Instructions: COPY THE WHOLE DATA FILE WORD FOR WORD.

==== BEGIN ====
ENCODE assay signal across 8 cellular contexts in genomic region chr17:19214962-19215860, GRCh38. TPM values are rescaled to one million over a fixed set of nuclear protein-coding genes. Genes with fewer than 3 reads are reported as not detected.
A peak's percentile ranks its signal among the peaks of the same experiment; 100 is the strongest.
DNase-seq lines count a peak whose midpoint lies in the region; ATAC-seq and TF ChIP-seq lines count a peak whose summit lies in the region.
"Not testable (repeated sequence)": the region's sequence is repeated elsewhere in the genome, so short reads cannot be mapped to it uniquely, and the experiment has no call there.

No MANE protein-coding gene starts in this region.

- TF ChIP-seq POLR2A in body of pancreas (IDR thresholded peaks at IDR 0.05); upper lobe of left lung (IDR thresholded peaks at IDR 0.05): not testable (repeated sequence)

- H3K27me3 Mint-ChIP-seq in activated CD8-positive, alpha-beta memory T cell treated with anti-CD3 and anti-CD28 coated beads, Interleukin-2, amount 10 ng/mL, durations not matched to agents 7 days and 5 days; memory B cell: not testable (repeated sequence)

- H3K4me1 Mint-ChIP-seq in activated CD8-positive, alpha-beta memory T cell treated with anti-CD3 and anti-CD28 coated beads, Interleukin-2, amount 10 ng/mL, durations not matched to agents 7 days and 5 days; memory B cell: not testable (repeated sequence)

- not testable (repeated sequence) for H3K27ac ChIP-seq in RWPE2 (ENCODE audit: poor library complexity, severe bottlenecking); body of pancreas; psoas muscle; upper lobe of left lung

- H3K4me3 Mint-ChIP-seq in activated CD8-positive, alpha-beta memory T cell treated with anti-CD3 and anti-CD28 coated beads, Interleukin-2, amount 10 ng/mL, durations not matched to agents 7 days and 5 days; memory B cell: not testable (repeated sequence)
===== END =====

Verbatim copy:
ENCODE assay signal across 8 cellular contexts in genomic region chr17:19214962-19215860, GRCh38. TPM values are rescaled to one million over a fixed set of nuclear protein-coding genes. Genes with fewer than 3 reads are reported as not detected.
A peak's percentile ranks its signal among the peaks of the same experiment; 100 is the strongest.
DNase-seq lines count a peak whose midpoint lies in the region; ATAC-seq and TF ChIP-seq lines count a peak whose summit lies in the region.
"Not testable (repeated sequence)": the region's sequence is repeated elsewhere in the genome, so short reads cannot be mapped to it uniquely, and the experiment has no call there.

No MANE protein-coding gene starts in this region.

- TF ChIP-seq POLR2A in body of pancreas (IDR thresholded peaks at IDR 0.05); upper lobe of left lung (IDR thresholded peaks at IDR 0.05): not testable (repeated sequence)

- H3K27me3 Mint-ChIP-seq in activated CD8-positive, alpha-beta memory T cell treated with anti-CD3 and anti-CD28 coated beads, Interleukin-2, amount 10 ng/mL, durations not matched to agents 7 days and 5 days; memory B cell: not testable (repeated sequence)

- H3K4me1 Mint-ChIP-seq in activated CD8-positive, alpha-beta memory T cell treated with anti-CD3 and anti-CD28 coated beads, Interleukin-2, amount 10 ng/mL, durations not matched to agents 7 days and 5 days; memory B cell: not testable (repeated sequence)

- not testable (repeated sequence) for H3K27ac ChIP-seq in RWPE2 (ENCODE audit: poor library complexity, severe bottlenecking); body of pancreas; psoas muscle; upper lobe of left lung

- H3K4me3 Mint-ChIP-seq in activated CD8-positive, alpha-beta memory T cell treated with anti-CD3 and anti-CD28 coated beads, Interleukin-2, amount 10 ng/mL, durations not matched to agents 7 days and 5 days; memory B cell: not testable (repeated sequence)